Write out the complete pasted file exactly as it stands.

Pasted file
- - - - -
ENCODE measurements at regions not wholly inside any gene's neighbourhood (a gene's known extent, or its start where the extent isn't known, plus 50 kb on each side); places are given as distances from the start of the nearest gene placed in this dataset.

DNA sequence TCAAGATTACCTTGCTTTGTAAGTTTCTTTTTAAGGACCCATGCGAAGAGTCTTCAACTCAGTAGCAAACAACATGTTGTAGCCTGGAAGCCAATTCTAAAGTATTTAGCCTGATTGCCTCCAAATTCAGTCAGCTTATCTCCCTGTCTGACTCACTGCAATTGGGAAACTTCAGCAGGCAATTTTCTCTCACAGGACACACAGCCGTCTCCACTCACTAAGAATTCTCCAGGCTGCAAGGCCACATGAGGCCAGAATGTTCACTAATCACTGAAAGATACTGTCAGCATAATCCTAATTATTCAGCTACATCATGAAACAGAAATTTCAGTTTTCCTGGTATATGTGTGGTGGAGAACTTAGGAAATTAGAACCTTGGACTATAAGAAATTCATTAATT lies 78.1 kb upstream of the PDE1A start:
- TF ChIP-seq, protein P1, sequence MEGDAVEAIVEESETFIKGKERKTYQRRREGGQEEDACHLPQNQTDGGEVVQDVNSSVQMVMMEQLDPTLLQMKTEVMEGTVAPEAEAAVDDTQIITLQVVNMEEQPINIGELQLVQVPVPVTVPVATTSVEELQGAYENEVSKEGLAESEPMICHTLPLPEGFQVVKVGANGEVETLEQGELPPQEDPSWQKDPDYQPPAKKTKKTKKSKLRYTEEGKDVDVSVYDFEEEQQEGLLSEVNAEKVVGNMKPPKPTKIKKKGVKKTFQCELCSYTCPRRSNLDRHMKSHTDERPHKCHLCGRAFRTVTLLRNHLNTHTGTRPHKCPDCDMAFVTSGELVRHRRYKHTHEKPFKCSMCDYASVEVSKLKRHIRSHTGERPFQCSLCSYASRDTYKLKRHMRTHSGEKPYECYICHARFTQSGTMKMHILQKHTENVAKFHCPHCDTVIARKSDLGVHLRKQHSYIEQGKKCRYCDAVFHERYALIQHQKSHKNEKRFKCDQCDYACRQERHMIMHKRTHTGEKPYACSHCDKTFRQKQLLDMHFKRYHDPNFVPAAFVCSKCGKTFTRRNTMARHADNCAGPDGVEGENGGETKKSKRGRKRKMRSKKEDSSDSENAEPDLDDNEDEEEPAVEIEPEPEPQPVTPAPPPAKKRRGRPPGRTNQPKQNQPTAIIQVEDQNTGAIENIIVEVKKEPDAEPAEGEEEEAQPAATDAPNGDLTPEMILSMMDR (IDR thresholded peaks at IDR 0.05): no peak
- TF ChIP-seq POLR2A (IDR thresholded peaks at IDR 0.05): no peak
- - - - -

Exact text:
ENCODE measurements at regions not wholly inside any gene's neighbourhood (a gene's known extent, or its start where the extent isn't known, plus 50 kb on each side); places are given as distances from the start of the nearest gene placed in this dataset.

DNA sequence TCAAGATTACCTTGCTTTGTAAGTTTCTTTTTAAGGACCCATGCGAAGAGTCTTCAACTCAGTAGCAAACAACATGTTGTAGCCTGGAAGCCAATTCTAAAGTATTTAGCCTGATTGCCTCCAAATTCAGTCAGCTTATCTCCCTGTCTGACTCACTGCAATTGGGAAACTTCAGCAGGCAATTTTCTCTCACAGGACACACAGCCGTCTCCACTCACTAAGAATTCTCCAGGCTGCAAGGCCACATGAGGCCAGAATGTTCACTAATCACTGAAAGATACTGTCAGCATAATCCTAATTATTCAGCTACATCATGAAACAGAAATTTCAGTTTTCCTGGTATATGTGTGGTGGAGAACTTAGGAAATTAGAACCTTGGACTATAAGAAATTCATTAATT lies 78.1 kb upstream of the PDE1A start:
- TF ChIP-seq, protein P1, sequence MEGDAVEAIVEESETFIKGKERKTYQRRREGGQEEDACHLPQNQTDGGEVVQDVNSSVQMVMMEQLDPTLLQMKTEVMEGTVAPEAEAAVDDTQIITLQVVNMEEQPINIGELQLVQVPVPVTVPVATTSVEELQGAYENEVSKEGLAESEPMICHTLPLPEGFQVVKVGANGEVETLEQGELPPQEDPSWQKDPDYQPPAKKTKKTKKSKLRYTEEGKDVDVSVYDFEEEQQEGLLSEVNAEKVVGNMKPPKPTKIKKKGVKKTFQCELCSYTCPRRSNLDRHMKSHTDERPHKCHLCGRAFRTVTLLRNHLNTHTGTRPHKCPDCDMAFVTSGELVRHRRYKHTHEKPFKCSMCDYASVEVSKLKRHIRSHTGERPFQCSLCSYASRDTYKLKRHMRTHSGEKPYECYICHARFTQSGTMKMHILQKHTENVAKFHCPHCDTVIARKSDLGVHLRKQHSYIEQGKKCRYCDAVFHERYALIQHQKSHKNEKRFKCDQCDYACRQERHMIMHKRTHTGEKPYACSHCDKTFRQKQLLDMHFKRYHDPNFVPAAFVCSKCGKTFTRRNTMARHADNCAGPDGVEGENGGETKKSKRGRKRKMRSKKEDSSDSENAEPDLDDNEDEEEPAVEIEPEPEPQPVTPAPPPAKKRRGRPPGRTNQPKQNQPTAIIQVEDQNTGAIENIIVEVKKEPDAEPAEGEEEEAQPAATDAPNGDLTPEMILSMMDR (IDR thresholded peaks at IDR 0.05): no peak
- TF ChIP-seq POLR2A (IDR thresholded peaks at IDR 0.05): no peak